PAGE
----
A CONVERSATION WITH ROSIE H SULLIVAN
Atwood Magazine: The EP is very cinematic and beautiful. Before even creating the EP, what was your artistic direction in what you wanted to tell the world about Rosie H Sullivan?
Rosie H Sullivan: Whenever I’m making music it’s like an outlet for me. All of the songs that I put out there are 100% authentic to me. It still amazes me that people listen to my songs and relate to and enjoy them. As an artist, getting out there, and just connecting with people has always been my biggest thing. I think having a platform and being able to do that is such a pleasure. I love hearing stories about people who’ve heard my music or where they’ve heard it, and why they’ve heard it and what they think of it. I just love that connection element and it’s super important for me to be as unapologetically authentic as I can be. I hope that comes across in my music.
Leading into your first piece “Wildflowers and Cobblestones” you sing about leaving this old life to bridge a new one in the city. Could you tell me more about this?
Rosie H Sullivan: In this EP, I did some collaborative work with other artists. I wrote some songs with other people but wasn’t feeling myself for some of them. This one was one of those, and my producer and collaborator, Ross Hamilton, who produced the first EP with me got close. When you’re in an artistic relationship with someone, you get very close to them because you spend eight hours a day with them. There are always going to be very deep conversations, and it’s going to be a fulfilling environment.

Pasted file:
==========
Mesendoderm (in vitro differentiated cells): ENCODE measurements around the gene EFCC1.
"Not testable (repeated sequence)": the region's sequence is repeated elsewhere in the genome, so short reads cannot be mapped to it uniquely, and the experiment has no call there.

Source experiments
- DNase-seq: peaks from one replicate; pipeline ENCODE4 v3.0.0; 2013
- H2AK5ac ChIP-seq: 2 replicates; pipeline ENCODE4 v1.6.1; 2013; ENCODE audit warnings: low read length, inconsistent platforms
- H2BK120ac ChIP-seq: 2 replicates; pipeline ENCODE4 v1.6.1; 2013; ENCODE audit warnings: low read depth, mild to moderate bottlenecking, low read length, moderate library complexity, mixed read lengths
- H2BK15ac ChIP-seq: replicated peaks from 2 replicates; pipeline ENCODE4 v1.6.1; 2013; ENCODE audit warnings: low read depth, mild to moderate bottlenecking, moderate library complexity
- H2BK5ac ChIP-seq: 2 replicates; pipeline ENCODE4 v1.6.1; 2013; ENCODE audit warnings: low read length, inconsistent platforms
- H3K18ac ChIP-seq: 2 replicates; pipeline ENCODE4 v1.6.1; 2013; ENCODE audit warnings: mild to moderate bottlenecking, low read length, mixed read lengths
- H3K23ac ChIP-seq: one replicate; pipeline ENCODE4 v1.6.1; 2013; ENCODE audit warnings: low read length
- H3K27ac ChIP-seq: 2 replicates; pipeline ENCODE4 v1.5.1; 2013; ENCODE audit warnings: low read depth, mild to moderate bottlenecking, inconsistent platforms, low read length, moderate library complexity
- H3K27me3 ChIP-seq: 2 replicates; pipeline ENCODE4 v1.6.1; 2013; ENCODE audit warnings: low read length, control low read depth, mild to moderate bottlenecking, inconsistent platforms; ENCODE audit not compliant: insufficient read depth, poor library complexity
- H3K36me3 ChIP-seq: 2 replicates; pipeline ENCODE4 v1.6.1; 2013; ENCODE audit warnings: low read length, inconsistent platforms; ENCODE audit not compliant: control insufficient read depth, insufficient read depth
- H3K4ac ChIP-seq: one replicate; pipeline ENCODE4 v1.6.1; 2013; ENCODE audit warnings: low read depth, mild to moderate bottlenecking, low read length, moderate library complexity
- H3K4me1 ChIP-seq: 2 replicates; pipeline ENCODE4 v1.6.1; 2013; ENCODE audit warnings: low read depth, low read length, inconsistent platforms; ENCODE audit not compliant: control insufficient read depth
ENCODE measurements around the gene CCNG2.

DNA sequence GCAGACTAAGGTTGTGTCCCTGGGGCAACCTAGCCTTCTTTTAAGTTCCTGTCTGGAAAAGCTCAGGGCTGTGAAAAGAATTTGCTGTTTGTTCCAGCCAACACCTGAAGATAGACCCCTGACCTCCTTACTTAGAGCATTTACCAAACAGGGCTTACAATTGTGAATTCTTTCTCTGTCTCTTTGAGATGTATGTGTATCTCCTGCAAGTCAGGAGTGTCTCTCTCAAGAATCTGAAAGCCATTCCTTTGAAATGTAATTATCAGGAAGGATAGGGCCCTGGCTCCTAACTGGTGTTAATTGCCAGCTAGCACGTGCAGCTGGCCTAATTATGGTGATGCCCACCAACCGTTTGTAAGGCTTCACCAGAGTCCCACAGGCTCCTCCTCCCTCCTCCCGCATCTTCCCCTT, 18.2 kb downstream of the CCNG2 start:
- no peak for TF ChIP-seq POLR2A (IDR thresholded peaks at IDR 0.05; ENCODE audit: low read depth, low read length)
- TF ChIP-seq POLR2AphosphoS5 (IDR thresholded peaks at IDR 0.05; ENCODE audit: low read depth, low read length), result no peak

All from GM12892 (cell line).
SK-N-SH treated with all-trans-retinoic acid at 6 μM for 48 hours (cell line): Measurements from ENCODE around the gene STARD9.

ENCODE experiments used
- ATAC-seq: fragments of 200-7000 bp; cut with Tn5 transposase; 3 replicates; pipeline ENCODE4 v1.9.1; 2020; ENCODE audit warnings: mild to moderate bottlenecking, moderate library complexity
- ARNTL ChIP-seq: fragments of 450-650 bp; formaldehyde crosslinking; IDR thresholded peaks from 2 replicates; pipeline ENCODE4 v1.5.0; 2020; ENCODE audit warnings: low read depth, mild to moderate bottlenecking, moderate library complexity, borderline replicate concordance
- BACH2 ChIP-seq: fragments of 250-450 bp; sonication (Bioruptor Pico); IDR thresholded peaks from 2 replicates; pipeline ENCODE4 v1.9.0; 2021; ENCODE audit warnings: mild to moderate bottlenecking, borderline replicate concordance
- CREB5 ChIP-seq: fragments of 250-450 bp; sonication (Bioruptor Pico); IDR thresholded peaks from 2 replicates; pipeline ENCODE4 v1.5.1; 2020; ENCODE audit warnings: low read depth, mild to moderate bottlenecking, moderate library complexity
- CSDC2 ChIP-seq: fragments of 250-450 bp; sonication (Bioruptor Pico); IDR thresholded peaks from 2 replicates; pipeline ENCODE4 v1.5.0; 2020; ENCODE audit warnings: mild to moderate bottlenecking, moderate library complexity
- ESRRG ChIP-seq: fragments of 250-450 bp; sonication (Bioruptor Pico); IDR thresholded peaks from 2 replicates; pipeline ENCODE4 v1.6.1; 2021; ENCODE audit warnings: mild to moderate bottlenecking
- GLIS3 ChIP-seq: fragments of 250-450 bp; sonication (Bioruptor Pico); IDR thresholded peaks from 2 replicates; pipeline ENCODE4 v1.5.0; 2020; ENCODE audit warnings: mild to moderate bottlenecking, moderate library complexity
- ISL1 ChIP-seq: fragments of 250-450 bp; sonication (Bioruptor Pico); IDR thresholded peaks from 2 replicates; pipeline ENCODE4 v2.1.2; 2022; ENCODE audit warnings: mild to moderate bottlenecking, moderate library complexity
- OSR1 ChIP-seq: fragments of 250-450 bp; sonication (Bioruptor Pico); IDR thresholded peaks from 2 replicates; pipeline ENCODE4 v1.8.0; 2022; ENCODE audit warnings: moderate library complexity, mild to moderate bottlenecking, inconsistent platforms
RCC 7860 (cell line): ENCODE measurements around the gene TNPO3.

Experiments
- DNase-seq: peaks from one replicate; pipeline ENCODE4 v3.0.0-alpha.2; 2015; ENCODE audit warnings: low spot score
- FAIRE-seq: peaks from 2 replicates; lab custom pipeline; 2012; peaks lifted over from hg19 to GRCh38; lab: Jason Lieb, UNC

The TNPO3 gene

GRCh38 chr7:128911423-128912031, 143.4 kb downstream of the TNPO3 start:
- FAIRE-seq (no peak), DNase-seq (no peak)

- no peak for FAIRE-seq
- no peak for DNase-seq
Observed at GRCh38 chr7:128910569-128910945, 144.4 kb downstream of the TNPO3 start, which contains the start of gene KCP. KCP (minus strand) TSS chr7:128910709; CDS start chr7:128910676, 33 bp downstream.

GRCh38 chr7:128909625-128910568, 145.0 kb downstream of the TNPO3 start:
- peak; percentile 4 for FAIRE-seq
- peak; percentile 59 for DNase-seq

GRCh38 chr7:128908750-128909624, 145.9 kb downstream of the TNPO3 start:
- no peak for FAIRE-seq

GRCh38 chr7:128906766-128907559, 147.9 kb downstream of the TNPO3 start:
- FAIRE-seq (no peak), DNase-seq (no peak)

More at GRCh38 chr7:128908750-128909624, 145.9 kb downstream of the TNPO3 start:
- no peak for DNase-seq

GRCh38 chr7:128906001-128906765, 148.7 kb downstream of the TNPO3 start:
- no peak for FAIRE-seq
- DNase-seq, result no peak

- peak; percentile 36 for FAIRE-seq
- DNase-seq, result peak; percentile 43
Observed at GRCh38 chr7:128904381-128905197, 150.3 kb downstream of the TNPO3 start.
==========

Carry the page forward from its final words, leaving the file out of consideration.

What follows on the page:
We built up this relationship and got to know a lot about each other. He came to me with this chorus idea, and we went to the studio, and sat down to write the song together. That was one of my first experiences of co-writing which was really nice. I wrote that song with Ross because he understood the whole first EP and he understood me as an artist and person. I think it’s super important to have that relationship with someone when you’re writing; you have to understand what each other wants out of it.
Wow, that’s awesome to hear about. What themes did you navigate in the song?
Rosie H Sullivan: I had just finished my first year of university when we wrote the song and built through a time period. The beginning is the first 10 months I was on my own and looking back on when we first left the island as a family. Then the second part bridges over the to when I moved out of the family home to Edinburgh. I sing “One year on/Conversations through walls/I hear the sounds/Echo down through the halls” which there were hundreds of people living in this block and it’s a city and it’s really different. It’s just about that duality of life and how I had traded this for this. I think whenever there’s change or something happens in life, you’re always a little bit anxious. This song embodies that duality and that change—I’m living my imperfect life; I’ll be happy and sad at the same time.